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Death and Debts

Death and Debts

Bearers with coffin

Dying with debt isn’t something anyone wants. However, it’s becoming a very common experience. The good news is that when we die our debts don’t follow us. With more than 1 in 5 Americans now reporting they owe debts they won’t be able to pay off in this lifetime, that can provide a little bit of solace to a solemn experience.

However, while your debts won’t follow you into the grave, they may follow your heirs. For this reason, it is important to take steps now with your probate attorney to ensure that your heirs won’t be held responsible for the debts you may have accrued.

Dying with Assets

When an individual dies and possesses assets such as a 401(k), property, car collection, etc., these assets are considered an individual’s estate even if they do not have them listed within a will. If an individual owes debts, and the creditors request payment, the executor of the will must sell these assets to pay off the deceased’s death. These debts must be paid before an individual’s heirs can inherit the assets of the estate.

Credit Card Debts

Unless you are a co-signor on a credit card, you are not responsible for an individual’s credit card debts. In many cases, credit card companies will discharge credit card debt after an individual has passed away. However, they can file a claim against the estate if they believe there are sufficient assets to cover the debt they are owed.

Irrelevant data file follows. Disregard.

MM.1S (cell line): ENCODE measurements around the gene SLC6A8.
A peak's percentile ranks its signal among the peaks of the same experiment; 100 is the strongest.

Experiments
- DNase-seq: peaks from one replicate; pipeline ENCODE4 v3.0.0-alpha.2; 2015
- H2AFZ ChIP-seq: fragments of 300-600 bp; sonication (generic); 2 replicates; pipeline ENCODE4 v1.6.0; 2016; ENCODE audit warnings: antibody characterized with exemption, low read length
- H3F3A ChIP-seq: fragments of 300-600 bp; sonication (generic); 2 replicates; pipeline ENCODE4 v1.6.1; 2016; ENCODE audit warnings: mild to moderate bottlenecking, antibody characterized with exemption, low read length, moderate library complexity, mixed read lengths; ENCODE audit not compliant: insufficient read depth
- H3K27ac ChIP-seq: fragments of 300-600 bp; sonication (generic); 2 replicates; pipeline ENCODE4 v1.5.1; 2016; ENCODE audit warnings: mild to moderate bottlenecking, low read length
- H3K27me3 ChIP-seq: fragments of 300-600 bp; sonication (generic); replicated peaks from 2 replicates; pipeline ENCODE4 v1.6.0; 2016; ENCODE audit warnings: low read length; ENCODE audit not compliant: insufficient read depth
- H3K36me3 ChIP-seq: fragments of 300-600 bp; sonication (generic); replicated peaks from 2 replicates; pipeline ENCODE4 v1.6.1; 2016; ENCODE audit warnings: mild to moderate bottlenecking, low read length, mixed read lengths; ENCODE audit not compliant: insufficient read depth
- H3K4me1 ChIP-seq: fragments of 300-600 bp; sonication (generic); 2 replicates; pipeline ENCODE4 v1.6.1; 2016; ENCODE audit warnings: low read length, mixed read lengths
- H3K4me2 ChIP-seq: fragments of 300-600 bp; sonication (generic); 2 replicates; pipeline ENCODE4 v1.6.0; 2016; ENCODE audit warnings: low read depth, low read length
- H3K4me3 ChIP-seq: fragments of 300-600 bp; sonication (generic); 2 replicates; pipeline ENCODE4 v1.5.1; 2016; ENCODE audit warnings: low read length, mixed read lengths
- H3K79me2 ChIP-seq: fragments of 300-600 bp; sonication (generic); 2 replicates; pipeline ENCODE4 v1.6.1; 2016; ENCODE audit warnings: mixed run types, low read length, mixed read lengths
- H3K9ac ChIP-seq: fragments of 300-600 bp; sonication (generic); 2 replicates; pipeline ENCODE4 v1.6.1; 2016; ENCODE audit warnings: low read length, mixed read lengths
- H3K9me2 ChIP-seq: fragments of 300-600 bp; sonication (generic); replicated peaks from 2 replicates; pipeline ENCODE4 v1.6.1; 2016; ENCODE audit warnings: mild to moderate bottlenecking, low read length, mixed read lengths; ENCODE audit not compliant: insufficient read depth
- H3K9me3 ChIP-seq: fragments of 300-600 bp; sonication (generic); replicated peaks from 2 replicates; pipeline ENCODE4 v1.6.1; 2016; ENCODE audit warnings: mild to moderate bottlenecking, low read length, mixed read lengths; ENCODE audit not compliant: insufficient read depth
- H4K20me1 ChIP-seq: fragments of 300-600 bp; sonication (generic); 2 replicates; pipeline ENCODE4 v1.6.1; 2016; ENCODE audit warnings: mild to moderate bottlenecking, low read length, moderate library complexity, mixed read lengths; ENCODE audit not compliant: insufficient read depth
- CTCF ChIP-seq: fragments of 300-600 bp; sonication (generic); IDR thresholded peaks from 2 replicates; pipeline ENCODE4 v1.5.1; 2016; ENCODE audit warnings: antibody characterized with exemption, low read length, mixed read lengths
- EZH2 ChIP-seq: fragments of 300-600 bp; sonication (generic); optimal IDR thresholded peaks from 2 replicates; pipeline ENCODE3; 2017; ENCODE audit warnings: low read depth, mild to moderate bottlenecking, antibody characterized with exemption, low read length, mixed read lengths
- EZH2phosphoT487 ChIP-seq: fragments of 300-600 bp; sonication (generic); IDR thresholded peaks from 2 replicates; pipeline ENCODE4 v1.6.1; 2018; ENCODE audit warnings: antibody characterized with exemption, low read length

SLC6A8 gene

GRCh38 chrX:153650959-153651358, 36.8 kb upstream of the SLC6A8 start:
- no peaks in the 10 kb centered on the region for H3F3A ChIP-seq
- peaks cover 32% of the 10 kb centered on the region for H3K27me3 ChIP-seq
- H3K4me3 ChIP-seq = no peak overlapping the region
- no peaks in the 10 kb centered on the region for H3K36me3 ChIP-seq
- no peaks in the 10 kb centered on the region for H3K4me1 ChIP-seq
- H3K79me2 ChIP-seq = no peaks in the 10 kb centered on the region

The individual’s named on the mortgage are directly responsible for the debt. This may include either spouses or children. Even if your heirs are not named on the mortgage, they will need to take over the payments. Failing to do so can lead to foreclosure. This includes any HELOC’s or second-mortgages that have been taken out.

Automobile Loans

As with mortgages, any car payments must be paid by your heirs. After your death, they will need to contact the bank to assume the payments. These will need to be paid until the loan is satisfied, or until the heirs are able to sell the vehicle.

Student Loans

Most student loans are forgiven upon death. The government cannot lay claim to an individual’s heirs for Federal Perkins Loans, or Stafford Loans. Again, the exception to this is if an individual has co-signed on these loans. Additionally, creditors may be able to seek payment for private student loans.

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